Breaking Down The 2020 LSU Schedule

LSU 2020 schedule
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Does the Southeastern Conference office hate LSU? Some conspiracy theorists clad in purple and gold are convinced of that. They have cited, among other reasons, the list of opponents issued in the past by that office. The revised 2020 schedule for LSU contradicts such claims.

LSU 2020 schedule
(Photo by Streeter Lecka/Getty Images)

Ed Orgeron and everyone else at LSU received a generous gift in the form of its revised schedule for 2020. The Tigers were already supposed to face South Carolina due to the rotation of divisional opponents. The Gamecocks struggled to a 3-5 record in conference games and 4-8 overall last season. Fortunately, for the two extra conference games, the SEC added two opponents from the bottom of the SEC Eastern Division.

Easing into the Season

The beginning of the all-SEC schedule stands out as particularly helpful. The SEC served up three opponents who finished with losing records in 2019. Mississippi State slumped to 6-7 with a 3-5 tally in SEC contests. Vanderbilt (1-7 in SEC and 3-9 overall) fell into the basement of the SEC East. Missouri (3-5 in SEC and 6-6 overall) finished slightly above the Commodores.

Two of the three first opponents, Missouri and Mississippi State, have new coaching staffs.  The absence of a full-scale spring practice session has compounded the problems of the new coaches for both teams. Mike Leach and Eli Drinkwitz needed extra practices to begin to implement their preferred systems on both sides of the ball. Player-led drills and film study during the summer cannot substitute for instruction from coaches.

Meanwhile, LSU will benefit by starting in the shallow end of the SEC pool. As September opened, just three regular starters on defense and two on offense remain on the Tigers’ roster from 2019. A high level of talent exists among the underclassmen expected to start in the season-opener. However, they still need to gain experience. That can only be gained by actually competing in games.

Tough Middle Stretch

After a trio of presumable victories, the Fighting Tigers will hit the road for two daunting challenges. They will travel to Gainesville for a meeting with Florida. The Gators found themselves at number eight in the Associated Press’ and coaches’ preseason polls. Two weeks later, LSU will head to Auburn. Those other Tigers were located at 11th in both major preseason polls. Sandwiched in between will be a home game versus South Carolina. The Tigers will be looking to win at Auburn and at Florida for the first time ever in the same season after failing in 13 previous attempts.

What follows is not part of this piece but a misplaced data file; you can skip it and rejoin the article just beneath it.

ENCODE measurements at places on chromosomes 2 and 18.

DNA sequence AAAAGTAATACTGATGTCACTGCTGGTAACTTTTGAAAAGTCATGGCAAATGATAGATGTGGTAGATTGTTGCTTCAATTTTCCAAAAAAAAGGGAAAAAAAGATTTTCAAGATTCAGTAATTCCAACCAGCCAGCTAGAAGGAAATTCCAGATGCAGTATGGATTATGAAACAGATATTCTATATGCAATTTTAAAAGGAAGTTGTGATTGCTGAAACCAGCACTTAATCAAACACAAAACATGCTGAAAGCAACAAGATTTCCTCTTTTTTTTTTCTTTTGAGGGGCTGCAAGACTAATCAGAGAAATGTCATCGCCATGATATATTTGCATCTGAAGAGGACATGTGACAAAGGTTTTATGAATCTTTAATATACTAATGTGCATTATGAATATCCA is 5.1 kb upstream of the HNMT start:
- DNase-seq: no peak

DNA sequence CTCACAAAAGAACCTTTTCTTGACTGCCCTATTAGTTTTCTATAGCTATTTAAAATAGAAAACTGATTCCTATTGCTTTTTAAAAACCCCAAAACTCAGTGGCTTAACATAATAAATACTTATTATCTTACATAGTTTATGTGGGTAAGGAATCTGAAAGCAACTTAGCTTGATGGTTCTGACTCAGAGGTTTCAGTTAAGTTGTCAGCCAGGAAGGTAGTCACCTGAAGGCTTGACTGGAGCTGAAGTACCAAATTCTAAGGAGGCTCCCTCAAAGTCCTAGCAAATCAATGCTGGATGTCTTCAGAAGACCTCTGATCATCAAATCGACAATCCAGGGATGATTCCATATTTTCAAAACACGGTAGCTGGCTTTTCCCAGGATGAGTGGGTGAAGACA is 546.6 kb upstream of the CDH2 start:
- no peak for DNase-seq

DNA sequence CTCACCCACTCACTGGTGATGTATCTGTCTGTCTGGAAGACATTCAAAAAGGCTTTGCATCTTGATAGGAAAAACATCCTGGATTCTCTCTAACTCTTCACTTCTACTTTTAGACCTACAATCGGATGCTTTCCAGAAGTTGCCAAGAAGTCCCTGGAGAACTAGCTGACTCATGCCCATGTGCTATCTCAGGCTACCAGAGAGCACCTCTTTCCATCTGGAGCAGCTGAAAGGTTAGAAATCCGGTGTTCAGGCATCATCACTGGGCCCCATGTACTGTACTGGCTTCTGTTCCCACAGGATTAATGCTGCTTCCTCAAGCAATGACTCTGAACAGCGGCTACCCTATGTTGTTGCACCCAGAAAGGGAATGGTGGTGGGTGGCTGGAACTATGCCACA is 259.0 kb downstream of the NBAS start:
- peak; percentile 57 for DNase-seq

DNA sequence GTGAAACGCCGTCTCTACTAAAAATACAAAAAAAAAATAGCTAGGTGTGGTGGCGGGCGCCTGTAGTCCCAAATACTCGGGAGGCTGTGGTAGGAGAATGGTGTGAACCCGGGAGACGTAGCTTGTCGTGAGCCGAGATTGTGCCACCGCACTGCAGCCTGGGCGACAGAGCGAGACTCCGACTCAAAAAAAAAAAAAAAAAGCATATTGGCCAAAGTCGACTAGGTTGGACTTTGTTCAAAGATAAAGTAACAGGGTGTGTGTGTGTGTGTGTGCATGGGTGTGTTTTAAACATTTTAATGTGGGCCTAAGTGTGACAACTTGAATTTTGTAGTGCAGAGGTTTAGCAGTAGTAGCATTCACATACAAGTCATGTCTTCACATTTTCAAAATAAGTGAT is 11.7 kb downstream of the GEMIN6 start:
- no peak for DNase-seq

Familiar Closing

The last third of the slate looks remarkably similar to recent schedules. The SEC continued with the unwritten rule of assigning a bye week for Alabama and for LSU before their annual showdown in early November. As has typically occurred in the past eight years, the Tigers will close out the regular season with contests against Arkansas, Texas A&M, and Ole Miss. The only difference from the past is that LSU will close the regular season against the Rebels for the first time since 1970.


One question that cannot yet be answered involves how much will home field advantage matter. Some opponents have announced how many fans will be allowed in the stadium. However, those decisions could change by the time the contests are played. Additionally, can fans affect a game to any extent if only a quarter of the seats or fewer are filled?

This question of home-field advantage cuts both ways. Will LSU’s offense full of lightly experienced starters benefit from the lack of crowd noise at Ben Hill Griffin Stadium and at Jordan-Hare Stadium? Will Alabama have an easier time playing in Tiger Stadium if the normally raucous crowd has been reduced to a small fraction of what would normally be in attendance?

LSU’s schedule did not become more challenging due to the changes. In fact, the reshuffling did mollify the slate. Originally, the 2020 regular season had LSU closing with daunting consecutive games at Auburn and at Texas A&M. The elimination of non-conference contests removed a showdown in Week two against Texas. The AP’s and coaches’ preseason polls ranked the Longhorns as 14th.

The reconfiguring of games cannot serve as an explanation or excuse for any of LSU’s difficulties this season, whatever they might be. The slate does not appear to present any additional roadblocks to repeating as the conference or national champions. The list of opponents does offer several opportunities to make statements for an invitation to the College Football Playoffs. Of course, those require victories to impress the CFP committee.

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